January 21st, 2010
After a particularly noteworthy return last week, where the show played with some very dangerous material with Jack Black and came out of it funnier than ever, there’s no question that “Interpretive Dance” is a step backwards. This isn’t to suggest that the episode is unfunny, and if we’re judging purely on the level of character development there’s some nice stuff going on here.
It seems like a bit of a sudden turn for the show, however, especially since a lot of the issues it is working with here haven’t popped up in a while. I like to see shows like Community engaging with more long-term character arcs and development, but the show has to avoid seeming like it is just going to stop in on occasion: there’s some subtle stuff here which indicates that this is not necessarily the show’s strategy, however at the same time they stayed away from these stories long enough that it felt like the show had to take some time to rediscover the rhythms of those interactions, leading to a weaker episode if one that could prove beneficial in the long term.
January 14th, 2010
There was a lot of talk early in 30 Rock’s third season about the proliferation of guest stars into the series, which was met with a lot of negative response from critics and viewers alike. The show felt as if it was being dominated by those guest stars, and that the stories were not so much about their presence in the show’s universe than they were about the characters themselves (which, in most instances, were indistinct enough to effectively become the actors playing themselves). It’s not that the show couldn’t write compelling guest stars (Dean Winters’ Dennis Duffy kills every time), but rather that something about the way they were integrating them into the show’s dynamic was off-putting.
Tonight, Community performed an experiment through the use of Jack Black, purposefully testing the show’s characters dynamics in order to see if adding another character to the mix would upend their rhythms. However, like many experiments where the facilitators are controlling every variable, the results are exactly what they want them to be, and Black’s character Buddy is a fundamental distraction who feels distinctly out of place. But by actually tapping into our expectations that the presence of a big star with a penchant for overacting would disrupt the flow of the series, and by allowing Black to essentially play an amalgam of his most annoying qualities without any context, the episode says something about how we react to interlopers on shows which focus on tight-knit groups.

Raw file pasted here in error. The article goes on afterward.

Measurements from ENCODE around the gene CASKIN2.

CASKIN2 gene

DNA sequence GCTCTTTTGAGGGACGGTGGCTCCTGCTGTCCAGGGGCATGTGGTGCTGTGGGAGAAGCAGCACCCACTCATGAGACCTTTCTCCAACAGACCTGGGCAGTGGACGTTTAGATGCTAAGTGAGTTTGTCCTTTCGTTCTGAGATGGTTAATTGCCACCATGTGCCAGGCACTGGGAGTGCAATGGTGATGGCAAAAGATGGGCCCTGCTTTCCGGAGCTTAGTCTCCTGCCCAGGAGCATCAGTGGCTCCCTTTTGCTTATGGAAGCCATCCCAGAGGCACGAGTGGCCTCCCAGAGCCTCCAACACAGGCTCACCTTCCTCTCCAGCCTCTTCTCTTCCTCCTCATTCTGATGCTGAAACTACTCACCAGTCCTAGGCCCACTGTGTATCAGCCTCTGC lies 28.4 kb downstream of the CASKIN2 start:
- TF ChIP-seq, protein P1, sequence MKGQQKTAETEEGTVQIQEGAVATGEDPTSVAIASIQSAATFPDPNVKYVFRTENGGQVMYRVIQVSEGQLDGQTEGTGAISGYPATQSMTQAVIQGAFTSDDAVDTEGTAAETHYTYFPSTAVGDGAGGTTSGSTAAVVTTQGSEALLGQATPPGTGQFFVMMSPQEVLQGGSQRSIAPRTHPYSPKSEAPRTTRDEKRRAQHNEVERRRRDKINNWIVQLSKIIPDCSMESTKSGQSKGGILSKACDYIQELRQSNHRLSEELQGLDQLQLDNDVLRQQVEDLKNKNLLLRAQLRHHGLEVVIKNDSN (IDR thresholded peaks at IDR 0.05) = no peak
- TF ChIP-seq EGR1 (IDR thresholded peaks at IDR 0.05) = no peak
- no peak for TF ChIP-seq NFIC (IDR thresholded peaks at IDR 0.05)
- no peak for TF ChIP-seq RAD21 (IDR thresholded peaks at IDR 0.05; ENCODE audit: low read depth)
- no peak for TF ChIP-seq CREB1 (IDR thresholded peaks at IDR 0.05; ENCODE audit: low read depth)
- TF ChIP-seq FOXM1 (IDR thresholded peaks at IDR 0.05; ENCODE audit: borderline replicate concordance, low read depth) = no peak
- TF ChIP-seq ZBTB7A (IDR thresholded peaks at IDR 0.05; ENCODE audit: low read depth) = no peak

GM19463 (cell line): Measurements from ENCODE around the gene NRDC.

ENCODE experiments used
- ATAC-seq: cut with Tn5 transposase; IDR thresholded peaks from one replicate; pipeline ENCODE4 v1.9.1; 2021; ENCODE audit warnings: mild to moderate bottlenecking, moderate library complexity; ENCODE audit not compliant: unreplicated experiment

In the process, the show gets quite a funny episode, and reinforces how much we like this study group as it is.
November 5th, 2009
One of the greatest qualities a comedy have is being both indulgent and nuanced at the same time, a task that Community has taken on with varied degrees of success in its first season. There are times when something like Abed’s love of pop culture references feels forced, but then there is something as hilarious as BatAbed (which is nuanced in the sense that it is both unquestionably funny and is worked into the plot of the episode) and it’s largely forgiven. That’s an important quality for a successful comedy, and what’s interesting with Community is how it seems like nearly every character is on that tightrope between becoming insular and one-minded before eventually breaking free and showing a more complex side.
“Home Economics” has nearly every character approaching the precipice of one-dimensionality, but the twists and turns within each story either perfectly service the nuances of their characters or, just as effectively, stick to what they’re best with. While Jeff went through a transformation in the episode that smartly humbled the character, Annie had a chance to experience a similar transformation and was unable to walk over the edge (of self-actualization – the edge of crazy was easily overcome). In both instances, elements of the storylines seemed like indulgences (of Joel McHale playing a complete slob, of Alison Brie playing a crazy person), and the supporting characters largely operated in their most base modes, but yet it managed to shed light on their characters even with that sense that this was more fun than it was functional.